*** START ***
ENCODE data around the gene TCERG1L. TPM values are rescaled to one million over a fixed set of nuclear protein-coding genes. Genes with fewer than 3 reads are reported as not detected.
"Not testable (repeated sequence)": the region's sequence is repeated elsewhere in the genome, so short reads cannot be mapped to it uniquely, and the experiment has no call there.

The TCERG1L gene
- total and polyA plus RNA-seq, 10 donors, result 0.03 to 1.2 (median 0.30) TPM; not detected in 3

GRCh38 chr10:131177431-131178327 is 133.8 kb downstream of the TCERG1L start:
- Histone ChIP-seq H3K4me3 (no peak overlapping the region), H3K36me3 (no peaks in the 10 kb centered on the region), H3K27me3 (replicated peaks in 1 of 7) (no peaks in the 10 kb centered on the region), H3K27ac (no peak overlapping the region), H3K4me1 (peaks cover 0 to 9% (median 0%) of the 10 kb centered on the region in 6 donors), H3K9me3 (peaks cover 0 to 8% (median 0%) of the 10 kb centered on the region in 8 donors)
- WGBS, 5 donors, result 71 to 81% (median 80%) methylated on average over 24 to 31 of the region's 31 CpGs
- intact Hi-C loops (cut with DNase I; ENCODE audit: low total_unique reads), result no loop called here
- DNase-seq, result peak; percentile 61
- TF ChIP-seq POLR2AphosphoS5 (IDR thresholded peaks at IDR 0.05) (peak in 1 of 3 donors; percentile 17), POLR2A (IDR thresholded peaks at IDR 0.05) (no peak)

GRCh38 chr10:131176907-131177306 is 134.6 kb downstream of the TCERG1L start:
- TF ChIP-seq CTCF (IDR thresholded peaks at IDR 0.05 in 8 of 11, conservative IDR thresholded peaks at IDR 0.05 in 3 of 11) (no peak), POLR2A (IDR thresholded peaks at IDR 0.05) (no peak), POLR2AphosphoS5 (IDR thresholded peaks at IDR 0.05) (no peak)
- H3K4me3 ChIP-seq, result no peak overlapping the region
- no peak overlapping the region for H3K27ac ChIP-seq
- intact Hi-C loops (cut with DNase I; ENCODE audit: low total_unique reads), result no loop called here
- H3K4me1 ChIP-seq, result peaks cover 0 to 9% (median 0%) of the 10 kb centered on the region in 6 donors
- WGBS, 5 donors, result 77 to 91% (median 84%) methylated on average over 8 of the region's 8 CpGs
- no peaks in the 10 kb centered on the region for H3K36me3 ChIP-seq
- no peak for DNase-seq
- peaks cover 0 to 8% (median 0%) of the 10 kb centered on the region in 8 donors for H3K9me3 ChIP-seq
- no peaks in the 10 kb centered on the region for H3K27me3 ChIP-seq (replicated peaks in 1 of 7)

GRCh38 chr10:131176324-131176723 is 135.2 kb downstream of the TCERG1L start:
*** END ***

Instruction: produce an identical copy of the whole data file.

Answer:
ENCODE data around the gene TCERG1L. TPM values are rescaled to one million over a fixed set of nuclear protein-coding genes. Genes with fewer than 3 reads are reported as not detected.
"Not testable (repeated sequence)": the region's sequence is repeated elsewhere in the genome, so short reads cannot be mapped to it uniquely, and the experiment has no call there.

The TCERG1L gene
- total and polyA plus RNA-seq, 10 donors, result 0.03 to 1.2 (median 0.30) TPM; not detected in 3

GRCh38 chr10:131177431-131178327 is 133.8 kb downstream of the TCERG1L start:
- Histone ChIP-seq H3K4me3 (no peak overlapping the region), H3K36me3 (no peaks in the 10 kb centered on the region), H3K27me3 (replicated peaks in 1 of 7) (no peaks in the 10 kb centered on the region), H3K27ac (no peak overlapping the region), H3K4me1 (peaks cover 0 to 9% (median 0%) of the 10 kb centered on the region in 6 donors), H3K9me3 (peaks cover 0 to 8% (median 0%) of the 10 kb centered on the region in 8 donors)
- WGBS, 5 donors, result 71 to 81% (median 80%) methylated on average over 24 to 31 of the region's 31 CpGs
- intact Hi-C loops (cut with DNase I; ENCODE audit: low total_unique reads), result no loop called here
- DNase-seq, result peak; percentile 61
- TF ChIP-seq POLR2AphosphoS5 (IDR thresholded peaks at IDR 0.05) (peak in 1 of 3 donors; percentile 17), POLR2A (IDR thresholded peaks at IDR 0.05) (no peak)

GRCh38 chr10:131176907-131177306 is 134.6 kb downstream of the TCERG1L start:
- TF ChIP-seq CTCF (IDR thresholded peaks at IDR 0.05 in 8 of 11, conservative IDR thresholded peaks at IDR 0.05 in 3 of 11) (no peak), POLR2A (IDR thresholded peaks at IDR 0.05) (no peak), POLR2AphosphoS5 (IDR thresholded peaks at IDR 0.05) (no peak)
- H3K4me3 ChIP-seq, result no peak overlapping the region
- no peak overlapping the region for H3K27ac ChIP-seq
- intact Hi-C loops (cut with DNase I; ENCODE audit: low total_unique reads), result no loop called here
- H3K4me1 ChIP-seq, result peaks cover 0 to 9% (median 0%) of the 10 kb centered on the region in 6 donors
- WGBS, 5 donors, result 77 to 91% (median 84%) methylated on average over 8 of the region's 8 CpGs
- no peaks in the 10 kb centered on the region for H3K36me3 ChIP-seq
- no peak for DNase-seq
- peaks cover 0 to 8% (median 0%) of the 10 kb centered on the region in 8 donors for H3K9me3 ChIP-seq
- no peaks in the 10 kb centered on the region for H3K27me3 ChIP-seq (replicated peaks in 1 of 7)

GRCh38 chr10:131176324-131176723 is 135.2 kb downstream of the TCERG1L start: